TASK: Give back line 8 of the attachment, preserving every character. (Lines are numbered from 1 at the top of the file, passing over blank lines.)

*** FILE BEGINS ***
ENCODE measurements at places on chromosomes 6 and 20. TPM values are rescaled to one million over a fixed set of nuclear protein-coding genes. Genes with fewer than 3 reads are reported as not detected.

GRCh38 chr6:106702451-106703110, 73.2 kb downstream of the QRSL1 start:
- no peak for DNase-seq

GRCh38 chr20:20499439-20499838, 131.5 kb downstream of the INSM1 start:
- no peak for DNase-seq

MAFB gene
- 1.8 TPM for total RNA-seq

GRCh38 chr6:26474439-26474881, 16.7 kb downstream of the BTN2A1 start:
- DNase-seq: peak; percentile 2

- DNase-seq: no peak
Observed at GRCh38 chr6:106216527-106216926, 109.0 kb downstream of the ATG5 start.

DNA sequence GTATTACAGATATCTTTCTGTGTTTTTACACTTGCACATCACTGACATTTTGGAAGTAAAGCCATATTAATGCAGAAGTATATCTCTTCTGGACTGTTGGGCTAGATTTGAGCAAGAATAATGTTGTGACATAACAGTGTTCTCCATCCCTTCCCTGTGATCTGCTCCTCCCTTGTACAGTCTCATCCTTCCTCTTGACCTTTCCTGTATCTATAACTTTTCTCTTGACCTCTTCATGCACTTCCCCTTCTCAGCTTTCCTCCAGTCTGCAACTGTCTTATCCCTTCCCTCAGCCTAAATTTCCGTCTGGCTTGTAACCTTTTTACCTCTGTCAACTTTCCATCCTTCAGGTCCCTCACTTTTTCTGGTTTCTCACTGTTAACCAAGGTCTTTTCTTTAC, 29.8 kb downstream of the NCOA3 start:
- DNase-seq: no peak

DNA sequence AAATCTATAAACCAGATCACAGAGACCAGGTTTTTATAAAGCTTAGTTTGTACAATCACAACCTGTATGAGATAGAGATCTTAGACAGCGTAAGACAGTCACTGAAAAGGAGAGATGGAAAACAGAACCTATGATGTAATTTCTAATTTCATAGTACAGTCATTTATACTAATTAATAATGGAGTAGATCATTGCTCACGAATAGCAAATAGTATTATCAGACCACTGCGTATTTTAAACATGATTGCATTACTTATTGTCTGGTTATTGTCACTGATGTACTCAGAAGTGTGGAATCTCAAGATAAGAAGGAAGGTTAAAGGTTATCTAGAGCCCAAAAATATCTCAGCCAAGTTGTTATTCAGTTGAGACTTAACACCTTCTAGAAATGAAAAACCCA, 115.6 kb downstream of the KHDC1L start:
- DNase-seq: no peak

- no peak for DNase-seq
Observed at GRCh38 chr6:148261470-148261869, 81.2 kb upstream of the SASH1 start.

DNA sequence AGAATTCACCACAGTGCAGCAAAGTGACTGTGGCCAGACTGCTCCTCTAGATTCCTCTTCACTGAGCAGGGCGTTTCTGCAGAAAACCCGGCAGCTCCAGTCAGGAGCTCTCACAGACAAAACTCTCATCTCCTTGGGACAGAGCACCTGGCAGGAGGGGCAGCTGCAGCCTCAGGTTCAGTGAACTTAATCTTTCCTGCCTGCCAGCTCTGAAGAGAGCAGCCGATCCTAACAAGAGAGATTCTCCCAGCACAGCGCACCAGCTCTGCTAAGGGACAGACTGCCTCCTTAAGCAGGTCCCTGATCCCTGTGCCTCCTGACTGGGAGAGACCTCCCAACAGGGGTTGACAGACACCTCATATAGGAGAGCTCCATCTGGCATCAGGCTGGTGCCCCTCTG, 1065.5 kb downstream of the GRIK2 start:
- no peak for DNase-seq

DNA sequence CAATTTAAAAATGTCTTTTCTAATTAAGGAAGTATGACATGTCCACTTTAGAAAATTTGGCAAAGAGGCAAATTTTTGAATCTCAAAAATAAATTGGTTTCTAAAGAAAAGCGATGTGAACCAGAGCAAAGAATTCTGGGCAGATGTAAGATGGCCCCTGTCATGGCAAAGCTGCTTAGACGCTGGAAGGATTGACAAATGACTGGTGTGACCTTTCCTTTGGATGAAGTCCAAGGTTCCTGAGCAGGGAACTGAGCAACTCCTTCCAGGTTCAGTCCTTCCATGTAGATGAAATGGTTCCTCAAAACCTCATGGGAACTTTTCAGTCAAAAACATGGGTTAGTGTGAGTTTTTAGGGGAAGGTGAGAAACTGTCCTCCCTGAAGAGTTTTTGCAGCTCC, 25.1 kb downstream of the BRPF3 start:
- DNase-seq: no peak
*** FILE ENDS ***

GRCh38 chr6:26474439-26474881, 16.7 kb downstream of the BTN2A1 start: